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Among 9469 included participants, 1516 (16%) were regular users of acid suppressants, and 7953 (84%) were not…propensity score matching (PSM) was applied to match users of acid suppressants and nonusers.
The odds ratio (OR) of testing positive for COVID-19 associated with PPI or H2RA therapy in the PSM cohort was 1.083 (95% confidence interval [CI], 0.892–1.315) and 0.949 (95% CI, 0.650–1.387), respectively.
Omeprazole use alone was significantly related to an increased risk of SARS-CoV-2 infection from the subgroup analysis in patients with upper gastrointestinal diseases (OR, 1.353; 95% CI, 1.011–1.825)
My take: This study provides reassurance that acid blockers are unlikely to contribute to the risk of SARS-CoV-2 or to related complications.
A recent study (C Ma et al. Gastroenterol 2020; 158: 780-82) used cross-sectional data from the National Ambulatory Medical Care Survey (NAMCS) (2006-2015) with a total 7,872,115,883 weighted observations. They used this data to evaluate medication exposures and outcomes.
There was no association between PPI use and dementia, pneumonia, or intestinal infections. There was a trend towards intestinal infections (AOR 1.48, CI 0.80-2.71) but this did not reach statistical significance. “Sensitivity analysis showed an association between PPI use and C difficile.”
There was an association with chronic kidney disease (CKD) (AOR 1.26); however, this was seen with a multitude of drug classes including statins, calcium channel blockers, and beta-blockers.
This study notes that a recent large randomized controlled trial found no statistically significant differences between those receiving PPIs and those receiving placebo except for intestinal infections.
With regard to CKD, “it is extremely unlikely that all of these medications increase the risk of CKD, and therefore, it is likely that these findings are due to residual confounding.”
My take: With the exception of C difficile/intestinal infections, this study provides further evidence of the safety of PPIs and a lack of association between these medications and purported PPI-related adverse events. That said, it is still a good idea to limit use for appropriate indications.
Related blog posts:
PPIs: Good News on Safety Large randomized double-blind study of pantoprazole: “we found that pantoprazole is not associated with any adverse event when used for 3 years, with the possible exception of an increased risk of enteric infections.”
This study selected ~350,000 patients from a database which identified more than 1.7 million PPI users. These patients were ‘new’ PPI users.
Key finding: Over a median follow-up of 5.71 years, PPI use was associated with increased risk of death compared with H2 blockers use (HR 1.25, CI 1.23 to 1.28).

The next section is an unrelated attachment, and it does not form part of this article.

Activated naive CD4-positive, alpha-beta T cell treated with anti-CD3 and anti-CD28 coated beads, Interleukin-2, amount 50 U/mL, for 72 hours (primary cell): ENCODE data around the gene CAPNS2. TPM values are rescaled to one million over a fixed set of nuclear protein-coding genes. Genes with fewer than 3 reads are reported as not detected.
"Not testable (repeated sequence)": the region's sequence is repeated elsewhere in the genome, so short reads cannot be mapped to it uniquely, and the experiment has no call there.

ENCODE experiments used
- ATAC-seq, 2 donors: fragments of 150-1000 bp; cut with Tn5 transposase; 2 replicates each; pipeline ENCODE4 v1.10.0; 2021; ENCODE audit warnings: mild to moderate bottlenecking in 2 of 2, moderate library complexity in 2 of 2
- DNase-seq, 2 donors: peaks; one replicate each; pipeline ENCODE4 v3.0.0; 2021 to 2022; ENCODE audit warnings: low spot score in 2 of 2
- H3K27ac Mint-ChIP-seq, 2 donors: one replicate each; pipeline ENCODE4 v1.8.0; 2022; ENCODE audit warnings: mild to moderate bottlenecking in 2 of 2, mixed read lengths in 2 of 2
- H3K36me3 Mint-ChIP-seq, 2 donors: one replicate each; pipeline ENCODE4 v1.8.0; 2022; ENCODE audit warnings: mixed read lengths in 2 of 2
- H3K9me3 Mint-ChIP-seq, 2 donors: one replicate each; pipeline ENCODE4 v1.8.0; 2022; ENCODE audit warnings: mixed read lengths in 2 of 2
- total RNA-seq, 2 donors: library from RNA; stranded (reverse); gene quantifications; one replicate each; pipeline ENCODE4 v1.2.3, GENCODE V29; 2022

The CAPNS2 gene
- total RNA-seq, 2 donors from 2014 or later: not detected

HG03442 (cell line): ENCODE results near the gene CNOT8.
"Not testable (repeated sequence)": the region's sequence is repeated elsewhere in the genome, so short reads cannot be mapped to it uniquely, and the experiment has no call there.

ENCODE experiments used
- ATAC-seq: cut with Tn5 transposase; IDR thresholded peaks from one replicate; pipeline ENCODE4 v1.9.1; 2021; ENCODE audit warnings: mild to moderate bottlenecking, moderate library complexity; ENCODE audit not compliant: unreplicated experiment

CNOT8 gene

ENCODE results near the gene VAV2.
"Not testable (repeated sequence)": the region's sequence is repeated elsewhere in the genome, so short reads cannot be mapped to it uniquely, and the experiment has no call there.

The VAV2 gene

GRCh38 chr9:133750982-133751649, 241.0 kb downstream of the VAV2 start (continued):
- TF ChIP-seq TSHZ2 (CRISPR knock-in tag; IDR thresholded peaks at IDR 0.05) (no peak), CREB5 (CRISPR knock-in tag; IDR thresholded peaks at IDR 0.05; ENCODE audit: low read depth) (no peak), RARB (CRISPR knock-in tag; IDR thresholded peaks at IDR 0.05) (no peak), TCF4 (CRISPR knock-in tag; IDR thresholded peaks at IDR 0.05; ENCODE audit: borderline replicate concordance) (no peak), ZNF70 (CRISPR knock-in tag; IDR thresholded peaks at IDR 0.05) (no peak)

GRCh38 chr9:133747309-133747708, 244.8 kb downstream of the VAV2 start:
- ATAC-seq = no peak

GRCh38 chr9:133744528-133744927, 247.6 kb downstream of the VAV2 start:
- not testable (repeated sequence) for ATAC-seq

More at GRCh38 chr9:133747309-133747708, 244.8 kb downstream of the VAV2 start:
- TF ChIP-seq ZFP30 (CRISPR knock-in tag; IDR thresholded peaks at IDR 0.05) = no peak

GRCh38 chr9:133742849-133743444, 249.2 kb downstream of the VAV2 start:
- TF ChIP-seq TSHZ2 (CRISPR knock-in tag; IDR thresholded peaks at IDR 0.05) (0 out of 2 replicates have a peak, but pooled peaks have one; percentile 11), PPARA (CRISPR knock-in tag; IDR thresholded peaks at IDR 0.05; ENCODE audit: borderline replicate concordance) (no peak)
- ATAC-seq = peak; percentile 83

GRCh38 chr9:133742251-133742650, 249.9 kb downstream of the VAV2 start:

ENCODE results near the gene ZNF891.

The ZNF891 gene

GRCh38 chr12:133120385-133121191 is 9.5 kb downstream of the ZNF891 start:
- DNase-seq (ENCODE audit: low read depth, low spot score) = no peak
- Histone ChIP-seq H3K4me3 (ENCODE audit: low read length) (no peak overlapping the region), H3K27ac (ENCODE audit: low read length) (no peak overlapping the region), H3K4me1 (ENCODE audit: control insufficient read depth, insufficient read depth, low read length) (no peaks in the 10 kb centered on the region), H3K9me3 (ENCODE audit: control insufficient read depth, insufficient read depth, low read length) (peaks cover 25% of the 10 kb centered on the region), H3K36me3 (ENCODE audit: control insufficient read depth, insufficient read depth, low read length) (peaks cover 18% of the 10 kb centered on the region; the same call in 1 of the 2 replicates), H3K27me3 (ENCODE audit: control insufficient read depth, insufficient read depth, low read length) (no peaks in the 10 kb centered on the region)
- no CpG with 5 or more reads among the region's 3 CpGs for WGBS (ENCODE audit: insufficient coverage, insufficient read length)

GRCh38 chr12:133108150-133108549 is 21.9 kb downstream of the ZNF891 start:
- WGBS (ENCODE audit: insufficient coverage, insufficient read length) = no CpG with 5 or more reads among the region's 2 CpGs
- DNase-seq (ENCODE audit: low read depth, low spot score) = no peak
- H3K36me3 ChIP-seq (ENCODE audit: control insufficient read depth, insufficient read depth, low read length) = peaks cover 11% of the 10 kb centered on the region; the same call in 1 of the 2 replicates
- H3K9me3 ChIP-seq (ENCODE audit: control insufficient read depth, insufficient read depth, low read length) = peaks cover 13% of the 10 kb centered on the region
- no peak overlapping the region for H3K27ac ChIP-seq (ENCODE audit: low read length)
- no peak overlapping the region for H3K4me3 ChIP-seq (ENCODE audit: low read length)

The authors note the limitations of this observational study; however, they suggest that the findings cannot be fully explained by residual confounders. They recommend limiting PPI use to “instances and durations where it is medically indicated.”
My take: As noted in a recent post (see below), some risks attributed to PPIs in observational studies do not pan out. Yet, PPI therapies need to be better-targeted to those who will truly benefit from them.
While all pediatric gastroenterologists know that the title of this blog entry is right, it is helpful to have data.
A recent study (Clin Gastroenterol Hepatol 2012; 10: 612-19) used a reflux questionnaire to evaluate responsiveness of regurgitation from 2 randomized controlled trials. The trials compared a newer acid blocker (AZD0865 dosed at 25-75 mg/day)) to esomeprazole (20-40 mg/day). Patients had either non-erosive reflux disease (NERD , n=1460), or reflux esophagitis, (RE, n=1314). Inclusion criteria included the presence of substernal burning for ≥4 days/week.
Regurgitation-taste (RT), defined as an “acid taste in the mouth,” or regurgitation-movement (RM), defined as an “unpleasant movement of material upwards from the stomach” were analyzed. Among NERD patients, either or both symptoms were present in 53% at baseline compared with 54% among the RE group. In both NERD and RE patients, the presence of these regurgitation symptoms was associated with a poorer response to therapy.
Complete response of NERD patients with regurgitation symptoms: RT 34%, RM 26%; in comparison to heartburn response of NERD patients which was 49%
Complete response of RE patients with regurgitation symptoms: RT 44%, RM 33%; in comparison to heartburn response of NERD patients which was 55%
Additional references/blog entries:
-Am J Gastroenterol 2011; 106: 1419-25. Response of regurgitation to PPI therapy.